Although playing football is the reason the players get together, for some of the club’s members, attending the club is a way of getting out and about and away from the typical day to day troubles of living with a severe and often life-limiting disability.
The club is proud that they have around 20 players ranging from 8 to 40 and two teams; the first team and an academy team. The first team compete in the MDUK Championship National League in Nottingham, and the North East Championship Regional League. The academy team compete in the North East League 1 and the Yorkshire League Championship. The teams travel around the country to cities such as Newcastle, Leeds, Middlesbrough, and Nottingham. In previous years one of their players represented England u16s.
As well as playing powerchair football, players attend to socialise with other people who may have a condition similar to themselves and for their family or carers to network with others to talk about their daily struggles.
Funds from the Matthew Good Foundation will go towards purchasing a new Powerchair. Due to the cost of the chairs, being able to provide Powerchairs for its members is essential for giving everyone the opportunity to get involved and give Powerchair football a try.
Find out more here: www.electriceelspfc.com
“This means so much to the charity; it will enable us to continue to achieve our charitable aims. Importantly, it would mean we can continue to give disabled people in the Hull & East Yorkshire region the chance to play football at both a competitive and social level. Also, this will enable their families or carers to have the chance to socialise with other parents/carers/families and have general discussions, so they don’t feel alone in the society. Powerchair Football is so much more than a sport. It’s a life-changer. We are one big community!“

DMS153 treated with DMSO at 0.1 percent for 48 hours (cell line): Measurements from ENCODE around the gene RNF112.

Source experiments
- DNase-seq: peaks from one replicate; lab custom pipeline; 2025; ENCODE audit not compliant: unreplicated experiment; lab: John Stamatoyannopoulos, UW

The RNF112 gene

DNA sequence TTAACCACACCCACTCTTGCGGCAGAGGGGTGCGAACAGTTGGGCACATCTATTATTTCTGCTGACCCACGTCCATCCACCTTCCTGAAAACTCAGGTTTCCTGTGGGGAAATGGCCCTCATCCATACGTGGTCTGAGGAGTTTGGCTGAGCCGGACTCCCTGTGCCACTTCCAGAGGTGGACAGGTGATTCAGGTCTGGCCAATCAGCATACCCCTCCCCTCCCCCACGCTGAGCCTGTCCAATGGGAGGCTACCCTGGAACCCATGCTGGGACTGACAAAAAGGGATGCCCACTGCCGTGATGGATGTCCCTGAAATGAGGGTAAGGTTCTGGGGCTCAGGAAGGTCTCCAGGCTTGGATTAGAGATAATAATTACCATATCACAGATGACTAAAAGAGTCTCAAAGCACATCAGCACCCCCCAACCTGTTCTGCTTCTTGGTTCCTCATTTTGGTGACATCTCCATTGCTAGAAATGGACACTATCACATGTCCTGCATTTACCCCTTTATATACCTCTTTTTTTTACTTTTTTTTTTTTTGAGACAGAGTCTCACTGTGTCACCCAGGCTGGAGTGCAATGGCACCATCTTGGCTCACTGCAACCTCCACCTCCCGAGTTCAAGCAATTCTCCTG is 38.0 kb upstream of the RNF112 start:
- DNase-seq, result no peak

Kai has been involved in setting up the club from the beginning in 2012 after being inspired by the Paralympic games and the impact the club has on its members is clear to see. Kai explained that being disabled can be lonely for the person and also their families, and the club has created a community offering friendship and support which can be life-changing.
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After becoming one of the top five finalists in the latest round of Grants for Good, the club came first in the employee vote and was granted £3,500.